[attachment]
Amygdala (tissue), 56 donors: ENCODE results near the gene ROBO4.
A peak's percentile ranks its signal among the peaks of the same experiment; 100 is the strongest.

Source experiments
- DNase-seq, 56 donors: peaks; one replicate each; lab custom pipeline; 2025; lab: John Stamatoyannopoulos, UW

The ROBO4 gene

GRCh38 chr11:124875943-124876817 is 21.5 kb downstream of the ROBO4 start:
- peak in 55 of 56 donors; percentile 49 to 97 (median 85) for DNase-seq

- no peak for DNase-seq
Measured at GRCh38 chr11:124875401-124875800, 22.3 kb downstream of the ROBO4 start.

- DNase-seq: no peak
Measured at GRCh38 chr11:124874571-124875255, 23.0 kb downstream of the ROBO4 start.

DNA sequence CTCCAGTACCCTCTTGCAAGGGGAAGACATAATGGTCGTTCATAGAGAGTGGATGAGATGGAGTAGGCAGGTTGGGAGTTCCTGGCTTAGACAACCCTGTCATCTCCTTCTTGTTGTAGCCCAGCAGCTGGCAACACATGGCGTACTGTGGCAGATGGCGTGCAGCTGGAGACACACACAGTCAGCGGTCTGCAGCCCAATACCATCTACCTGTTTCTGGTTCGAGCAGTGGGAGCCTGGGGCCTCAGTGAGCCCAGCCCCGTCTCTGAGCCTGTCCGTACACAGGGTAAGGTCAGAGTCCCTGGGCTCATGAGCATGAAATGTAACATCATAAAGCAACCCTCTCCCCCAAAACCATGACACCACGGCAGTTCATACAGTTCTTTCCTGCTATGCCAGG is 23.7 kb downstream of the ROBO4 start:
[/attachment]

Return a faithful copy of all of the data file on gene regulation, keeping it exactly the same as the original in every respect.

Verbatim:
Amygdala (tissue), 56 donors: ENCODE results near the gene ROBO4.
A peak's percentile ranks its signal among the peaks of the same experiment; 100 is the strongest.

Source experiments
- DNase-seq, 56 donors: peaks; one replicate each; lab custom pipeline; 2025; lab: John Stamatoyannopoulos, UW

The ROBO4 gene

GRCh38 chr11:124875943-124876817 is 21.5 kb downstream of the ROBO4 start:
- peak in 55 of 56 donors; percentile 49 to 97 (median 85) for DNase-seq

- no peak for DNase-seq
Measured at GRCh38 chr11:124875401-124875800, 22.3 kb downstream of the ROBO4 start.

- DNase-seq: no peak
Measured at GRCh38 chr11:124874571-124875255, 23.0 kb downstream of the ROBO4 start.

DNA sequence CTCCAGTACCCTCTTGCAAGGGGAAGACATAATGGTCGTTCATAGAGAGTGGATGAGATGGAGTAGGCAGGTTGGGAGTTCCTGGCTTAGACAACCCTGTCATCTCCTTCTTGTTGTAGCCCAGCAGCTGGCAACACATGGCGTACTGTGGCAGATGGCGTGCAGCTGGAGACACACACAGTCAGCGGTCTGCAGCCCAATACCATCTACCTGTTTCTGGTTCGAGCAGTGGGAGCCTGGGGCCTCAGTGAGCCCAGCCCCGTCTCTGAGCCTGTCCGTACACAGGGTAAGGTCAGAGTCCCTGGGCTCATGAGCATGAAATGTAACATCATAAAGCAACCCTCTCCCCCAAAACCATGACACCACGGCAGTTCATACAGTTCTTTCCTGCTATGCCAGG is 23.7 kb downstream of the ROBO4 start: